Successful Cashel businessman now working with UNICEF
A Cashel man who emigrated to the UK in the 1960s went on to become a successful businessman and develop resources for charities working with humanitarian disasters.
Chris Murphy left Cashel in 1966, having been to secondary school at Rockwell College, and joined the British Army. Today he employs over 500 people across the UK and Europe as well as supporting non government organisations (NGOs).
Not wishing to go to University, Chris took some time out working in Ireland and London before going on to spend four years as a commissioned officer in the British Army during the early 1970s. He left the army in 1973 to develop his business career in Britain. Having worked for various home improvement companies and even building his own house in the early 90s, Chris used his knowledge and experience to start Dunster House Ltd in 1994.
Chris is happily married to Pamela, who he met in Germany over 40 years ago. They have two sons who enjoy the benefits of working for a family company. They now run the British business whilst Chris is developing new products and the company’s overseas development, exporting to Russia, the Gulf and as far afield as Africa and Sri Lanka as well as Europe. Over the last nine years he has also started and built overseas companies in Estonia, Hungary and Poland where a further 260 staff are employed.
One of his latest developments has been in the field of sanitation solutions for Humanitarian and Disaster relief products
Over 2.5 billion people – roughly 36 per cent of the world’s population – still lack what many of us take for granted: access to adequate sanitation. These people are often deprived of their dignity and privacy whilst being left vulnerable to the spread of disease and contaminated water.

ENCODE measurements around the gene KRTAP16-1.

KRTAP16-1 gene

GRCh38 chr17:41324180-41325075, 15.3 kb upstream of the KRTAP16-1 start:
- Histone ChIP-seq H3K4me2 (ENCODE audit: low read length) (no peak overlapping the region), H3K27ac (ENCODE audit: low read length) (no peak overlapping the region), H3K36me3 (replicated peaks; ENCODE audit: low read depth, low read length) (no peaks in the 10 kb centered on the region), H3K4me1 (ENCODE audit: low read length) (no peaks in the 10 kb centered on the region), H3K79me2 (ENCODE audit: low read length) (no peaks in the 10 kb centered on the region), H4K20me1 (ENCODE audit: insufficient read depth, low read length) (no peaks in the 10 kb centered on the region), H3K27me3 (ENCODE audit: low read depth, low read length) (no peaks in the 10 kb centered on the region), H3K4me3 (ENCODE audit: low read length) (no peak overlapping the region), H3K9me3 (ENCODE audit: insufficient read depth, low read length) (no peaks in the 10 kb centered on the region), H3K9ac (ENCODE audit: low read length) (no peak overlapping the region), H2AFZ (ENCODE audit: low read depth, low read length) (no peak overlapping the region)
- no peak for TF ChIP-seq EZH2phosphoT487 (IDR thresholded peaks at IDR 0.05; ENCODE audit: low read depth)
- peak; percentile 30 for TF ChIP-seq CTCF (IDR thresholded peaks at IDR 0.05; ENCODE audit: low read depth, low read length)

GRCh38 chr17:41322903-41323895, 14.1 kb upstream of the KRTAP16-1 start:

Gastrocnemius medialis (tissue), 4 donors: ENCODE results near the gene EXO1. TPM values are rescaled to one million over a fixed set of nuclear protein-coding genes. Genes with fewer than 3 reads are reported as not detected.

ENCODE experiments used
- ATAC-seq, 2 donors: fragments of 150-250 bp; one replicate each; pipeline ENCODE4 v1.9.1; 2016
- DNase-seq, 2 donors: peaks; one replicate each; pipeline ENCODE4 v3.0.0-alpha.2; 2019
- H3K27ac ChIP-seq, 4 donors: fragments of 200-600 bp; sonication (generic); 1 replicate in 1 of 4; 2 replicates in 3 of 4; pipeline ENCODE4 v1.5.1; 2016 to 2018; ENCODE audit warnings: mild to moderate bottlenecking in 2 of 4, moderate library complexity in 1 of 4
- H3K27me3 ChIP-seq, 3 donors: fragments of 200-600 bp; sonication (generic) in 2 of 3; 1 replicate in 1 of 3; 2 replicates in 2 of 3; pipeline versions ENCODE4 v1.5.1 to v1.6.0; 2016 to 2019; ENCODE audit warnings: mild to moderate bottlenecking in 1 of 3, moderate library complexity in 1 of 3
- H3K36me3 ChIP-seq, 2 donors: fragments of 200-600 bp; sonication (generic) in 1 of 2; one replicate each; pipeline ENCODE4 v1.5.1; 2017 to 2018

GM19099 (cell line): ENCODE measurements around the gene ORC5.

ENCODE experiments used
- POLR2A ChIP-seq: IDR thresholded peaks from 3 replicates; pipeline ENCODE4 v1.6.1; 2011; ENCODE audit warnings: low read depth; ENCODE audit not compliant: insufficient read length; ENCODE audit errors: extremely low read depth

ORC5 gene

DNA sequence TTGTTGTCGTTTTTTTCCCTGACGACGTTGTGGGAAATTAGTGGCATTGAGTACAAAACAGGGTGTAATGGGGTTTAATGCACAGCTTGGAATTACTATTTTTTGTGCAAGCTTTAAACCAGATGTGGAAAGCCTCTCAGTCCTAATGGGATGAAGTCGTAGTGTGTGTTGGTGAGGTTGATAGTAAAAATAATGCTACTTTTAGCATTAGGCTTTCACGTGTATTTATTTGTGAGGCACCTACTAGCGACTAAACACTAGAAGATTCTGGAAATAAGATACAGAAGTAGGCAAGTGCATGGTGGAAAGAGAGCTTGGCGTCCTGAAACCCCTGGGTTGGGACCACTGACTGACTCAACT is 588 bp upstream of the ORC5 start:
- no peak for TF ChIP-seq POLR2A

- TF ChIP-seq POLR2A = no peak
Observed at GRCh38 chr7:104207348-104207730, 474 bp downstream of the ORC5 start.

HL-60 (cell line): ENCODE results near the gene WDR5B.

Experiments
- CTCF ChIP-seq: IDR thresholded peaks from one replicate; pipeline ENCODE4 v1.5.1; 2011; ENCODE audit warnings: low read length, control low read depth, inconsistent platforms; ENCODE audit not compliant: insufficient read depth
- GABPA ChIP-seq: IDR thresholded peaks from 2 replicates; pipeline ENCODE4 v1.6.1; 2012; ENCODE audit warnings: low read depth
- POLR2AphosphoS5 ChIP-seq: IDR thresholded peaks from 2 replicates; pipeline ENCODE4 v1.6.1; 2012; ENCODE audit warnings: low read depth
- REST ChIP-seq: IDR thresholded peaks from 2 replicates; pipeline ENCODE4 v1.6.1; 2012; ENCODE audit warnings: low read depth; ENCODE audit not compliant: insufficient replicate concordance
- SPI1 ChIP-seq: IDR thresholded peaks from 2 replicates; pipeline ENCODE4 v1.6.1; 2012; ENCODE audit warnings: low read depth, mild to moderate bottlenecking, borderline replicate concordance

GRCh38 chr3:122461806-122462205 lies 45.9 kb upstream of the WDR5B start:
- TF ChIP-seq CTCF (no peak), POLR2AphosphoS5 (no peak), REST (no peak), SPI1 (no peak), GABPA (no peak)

The company supplies Oxfam and has launched its Raised Latrines and Latrine Superstructures to countries affected by conflict such as South Sudan where thousands of people are living in temporary camps or small villages without access to water and adequate sanitation facilities.
Angus McBride, Oxfam Roving Public Health Engineering Team Leader explains that humanitarian agencies have really struggled to construct latrines in South Sudan due to difficult soil conditions and difficulties in sourcing and transporting good quality materials. And in Africa latrines are worth their weight in gold. “People who are living in camps are at increased risk of disease like diarrhoea or cholera.”
The company has also recently got involved in a charity project with UNICEF. Thanks to this latest cooperation three container loads will go to Chad – a country with one of the lowest rates of access to safe drinking water and sanitation services in the world.